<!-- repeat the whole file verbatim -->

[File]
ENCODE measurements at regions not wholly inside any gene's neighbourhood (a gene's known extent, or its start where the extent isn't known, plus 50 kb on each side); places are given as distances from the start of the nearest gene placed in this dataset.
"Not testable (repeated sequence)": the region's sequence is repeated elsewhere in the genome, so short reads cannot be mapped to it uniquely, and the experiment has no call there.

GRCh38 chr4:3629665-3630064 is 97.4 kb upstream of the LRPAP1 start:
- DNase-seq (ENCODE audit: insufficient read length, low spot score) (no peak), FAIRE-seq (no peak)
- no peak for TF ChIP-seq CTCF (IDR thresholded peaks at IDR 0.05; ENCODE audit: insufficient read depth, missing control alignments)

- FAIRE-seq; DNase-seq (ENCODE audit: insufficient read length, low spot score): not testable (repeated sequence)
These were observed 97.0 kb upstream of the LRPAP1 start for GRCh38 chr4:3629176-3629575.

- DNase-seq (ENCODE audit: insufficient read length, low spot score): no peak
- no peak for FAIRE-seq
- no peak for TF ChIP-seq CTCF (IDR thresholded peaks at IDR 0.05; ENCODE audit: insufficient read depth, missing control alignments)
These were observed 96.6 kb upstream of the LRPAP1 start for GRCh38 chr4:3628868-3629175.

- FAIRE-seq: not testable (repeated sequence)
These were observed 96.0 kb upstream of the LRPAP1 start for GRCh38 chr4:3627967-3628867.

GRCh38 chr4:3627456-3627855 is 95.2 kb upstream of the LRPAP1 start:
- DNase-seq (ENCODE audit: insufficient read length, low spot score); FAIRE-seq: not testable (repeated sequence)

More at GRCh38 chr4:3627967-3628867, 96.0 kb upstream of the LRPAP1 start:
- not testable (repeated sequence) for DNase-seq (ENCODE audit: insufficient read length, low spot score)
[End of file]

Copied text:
ENCODE measurements at regions not wholly inside any gene's neighbourhood (a gene's known extent, or its start where the extent isn't known, plus 50 kb on each side); places are given as distances from the start of the nearest gene placed in this dataset.
"Not testable (repeated sequence)": the region's sequence is repeated elsewhere in the genome, so short reads cannot be mapped to it uniquely, and the experiment has no call there.

GRCh38 chr4:3629665-3630064 is 97.4 kb upstream of the LRPAP1 start:
- DNase-seq (ENCODE audit: insufficient read length, low spot score) (no peak), FAIRE-seq (no peak)
- no peak for TF ChIP-seq CTCF (IDR thresholded peaks at IDR 0.05; ENCODE audit: insufficient read depth, missing control alignments)

- FAIRE-seq; DNase-seq (ENCODE audit: insufficient read length, low spot score): not testable (repeated sequence)
These were observed 97.0 kb upstream of the LRPAP1 start for GRCh38 chr4:3629176-3629575.

- DNase-seq (ENCODE audit: insufficient read length, low spot score): no peak
- no peak for FAIRE-seq
- no peak for TF ChIP-seq CTCF (IDR thresholded peaks at IDR 0.05; ENCODE audit: insufficient read depth, missing control alignments)
These were observed 96.6 kb upstream of the LRPAP1 start for GRCh38 chr4:3628868-3629175.

- FAIRE-seq: not testable (repeated sequence)
These were observed 96.0 kb upstream of the LRPAP1 start for GRCh38 chr4:3627967-3628867.

GRCh38 chr4:3627456-3627855 is 95.2 kb upstream of the LRPAP1 start:
- DNase-seq (ENCODE audit: insufficient read length, low spot score); FAIRE-seq: not testable (repeated sequence)

More at GRCh38 chr4:3627967-3628867, 96.0 kb upstream of the LRPAP1 start:
- not testable (repeated sequence) for DNase-seq (ENCODE audit: insufficient read length, low spot score)